Tedros Adhanom Ghebreyesus, PhD, the WHO’s director-general, advised at a recent news conference, "We're all in this together and we can only stop it together. This is the time for facts, not fear. This is the time for science, not rumors. This is the time for solidarity, not stigma."

Myth: Drinking bleach keeps the virus away.

Fact: Recently, bleach-like products have appeared on the market touting to be remedies for treating various conditions, including autism, cancer, HIV/AIDS, hepatitis, and flu. One such product is Miracle Mineral Solution. The product solution, when mixed, develops into a dangerous bleach, which has caused serious and potentially life-threatening adverse effects. The FDA has issued warnings after receiving reports of people experiencing severe vomiting, severe diarrhea, life-threatening low blood pressure as a result of dehydration, and acute liver failure associated with drinking these products.[14]

The FDA Acting Commissioner Ned Sharpless, MD, released a statement in August 2019 denouncing these products, stating, "... Miracle Mineral Solution and similar products are not FDA-approved, and ingesting these products is the same as drinking bleach. Consumers should not use these products, and parents should not give these products to their children for any reason."[14]

He further stated, "The FDA will continue to track those selling this dangerous product and take appropriate enforcement actions against those who attempt to evade FDA regulations and market unapproved and potentially dangerous products to the American public. Our top priority is to protect the public from products that place their health at risk, and we will send a strong and clear message that these products have the potential to cause serious harm."[14]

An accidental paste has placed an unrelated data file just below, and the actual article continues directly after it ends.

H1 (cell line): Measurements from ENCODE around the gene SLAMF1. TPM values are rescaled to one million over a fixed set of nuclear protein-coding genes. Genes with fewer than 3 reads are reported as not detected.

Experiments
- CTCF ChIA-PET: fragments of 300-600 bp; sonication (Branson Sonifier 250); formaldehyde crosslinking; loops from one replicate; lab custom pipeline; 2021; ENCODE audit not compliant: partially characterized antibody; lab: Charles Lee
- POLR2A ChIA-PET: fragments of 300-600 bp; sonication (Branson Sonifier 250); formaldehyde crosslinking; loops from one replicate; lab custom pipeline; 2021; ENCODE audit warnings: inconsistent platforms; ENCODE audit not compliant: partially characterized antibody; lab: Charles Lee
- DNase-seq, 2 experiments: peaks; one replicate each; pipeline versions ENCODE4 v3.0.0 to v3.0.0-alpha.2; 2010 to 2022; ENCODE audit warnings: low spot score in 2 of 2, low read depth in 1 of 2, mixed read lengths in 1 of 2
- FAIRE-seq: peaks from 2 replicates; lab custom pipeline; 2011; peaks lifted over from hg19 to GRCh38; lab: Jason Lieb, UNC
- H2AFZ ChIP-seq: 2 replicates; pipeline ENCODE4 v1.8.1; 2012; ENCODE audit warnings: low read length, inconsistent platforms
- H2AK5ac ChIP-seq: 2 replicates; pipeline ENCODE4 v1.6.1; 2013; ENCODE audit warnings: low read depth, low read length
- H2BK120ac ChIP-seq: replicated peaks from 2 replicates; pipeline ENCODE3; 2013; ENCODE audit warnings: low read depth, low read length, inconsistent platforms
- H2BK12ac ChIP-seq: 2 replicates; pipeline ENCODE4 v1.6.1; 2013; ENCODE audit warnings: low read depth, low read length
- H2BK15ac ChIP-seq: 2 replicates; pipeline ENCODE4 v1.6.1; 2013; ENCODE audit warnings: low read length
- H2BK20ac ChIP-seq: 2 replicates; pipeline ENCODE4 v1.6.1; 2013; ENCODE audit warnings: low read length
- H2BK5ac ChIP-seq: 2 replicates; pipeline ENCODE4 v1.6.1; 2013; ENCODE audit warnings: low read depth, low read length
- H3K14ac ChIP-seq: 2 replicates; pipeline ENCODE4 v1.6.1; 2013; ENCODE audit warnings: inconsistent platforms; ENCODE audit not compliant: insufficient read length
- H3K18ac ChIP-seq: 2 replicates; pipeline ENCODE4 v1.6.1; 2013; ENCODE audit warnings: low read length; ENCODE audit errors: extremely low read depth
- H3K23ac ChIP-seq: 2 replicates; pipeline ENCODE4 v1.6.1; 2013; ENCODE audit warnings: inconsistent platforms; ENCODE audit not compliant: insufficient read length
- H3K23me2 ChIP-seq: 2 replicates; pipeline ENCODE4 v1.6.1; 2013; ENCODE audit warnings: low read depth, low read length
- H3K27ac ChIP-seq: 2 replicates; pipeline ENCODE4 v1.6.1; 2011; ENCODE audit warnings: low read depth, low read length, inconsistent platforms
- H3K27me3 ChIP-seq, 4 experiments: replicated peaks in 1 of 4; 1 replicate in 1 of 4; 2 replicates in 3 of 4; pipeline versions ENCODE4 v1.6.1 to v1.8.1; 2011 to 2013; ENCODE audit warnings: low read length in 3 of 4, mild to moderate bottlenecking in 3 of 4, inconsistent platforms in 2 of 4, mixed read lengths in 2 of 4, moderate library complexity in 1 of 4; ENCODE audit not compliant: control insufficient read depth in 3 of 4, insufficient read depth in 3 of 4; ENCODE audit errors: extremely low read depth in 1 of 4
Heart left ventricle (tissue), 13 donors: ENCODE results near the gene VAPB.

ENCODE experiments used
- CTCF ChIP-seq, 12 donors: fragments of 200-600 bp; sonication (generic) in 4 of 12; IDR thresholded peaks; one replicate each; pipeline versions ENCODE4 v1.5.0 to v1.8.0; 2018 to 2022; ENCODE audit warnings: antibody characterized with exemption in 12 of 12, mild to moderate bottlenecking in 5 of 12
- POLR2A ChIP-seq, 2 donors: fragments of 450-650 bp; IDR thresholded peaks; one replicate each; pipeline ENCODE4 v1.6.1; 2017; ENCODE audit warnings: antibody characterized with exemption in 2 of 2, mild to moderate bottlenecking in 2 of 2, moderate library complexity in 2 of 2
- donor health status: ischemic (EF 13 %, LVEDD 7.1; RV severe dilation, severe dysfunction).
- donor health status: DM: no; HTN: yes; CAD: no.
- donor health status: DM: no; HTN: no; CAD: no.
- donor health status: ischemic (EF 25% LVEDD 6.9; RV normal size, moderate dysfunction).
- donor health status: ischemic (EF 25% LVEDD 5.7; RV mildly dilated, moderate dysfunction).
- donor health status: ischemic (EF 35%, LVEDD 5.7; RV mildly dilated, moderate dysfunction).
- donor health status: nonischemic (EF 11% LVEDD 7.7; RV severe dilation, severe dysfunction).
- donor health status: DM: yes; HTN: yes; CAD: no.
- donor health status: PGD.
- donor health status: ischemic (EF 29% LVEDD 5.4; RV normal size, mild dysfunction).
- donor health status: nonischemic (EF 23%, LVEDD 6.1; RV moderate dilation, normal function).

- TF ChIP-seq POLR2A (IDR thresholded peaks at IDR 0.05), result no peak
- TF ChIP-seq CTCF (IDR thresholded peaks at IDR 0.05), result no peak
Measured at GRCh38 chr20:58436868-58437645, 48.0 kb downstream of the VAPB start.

From what we know concerning the COVID-19 virus, it is spread mainly from person to person, within about 6 feet, according to the CDC.[8] It is spread through respiratory droplets produced when an infected person coughs or sneezes.[11] These droplets can then land in the mouths or noses of people who are nearby, with possible inhalation into the lungs.[11] For prevention, the CDC recommends daily preventive actions such as avoiding close contact with people who are sick; avoiding touching the eyes, nose and mouth; staying home when sick so as not to infect others; covering up cough or sneeze; appropriately disposing of infective tissue; cleaning and disinfecting objects and surfaces daily; wearing a face mask for persons who show symptoms of COVD-19; as well as washing hands with soap and water for at least 20 seconds (or using an alcohol-based hand sanitizer with at least 60% alcohol).[15]

Myth: Coronavirus is transmitted from packages mailed from China.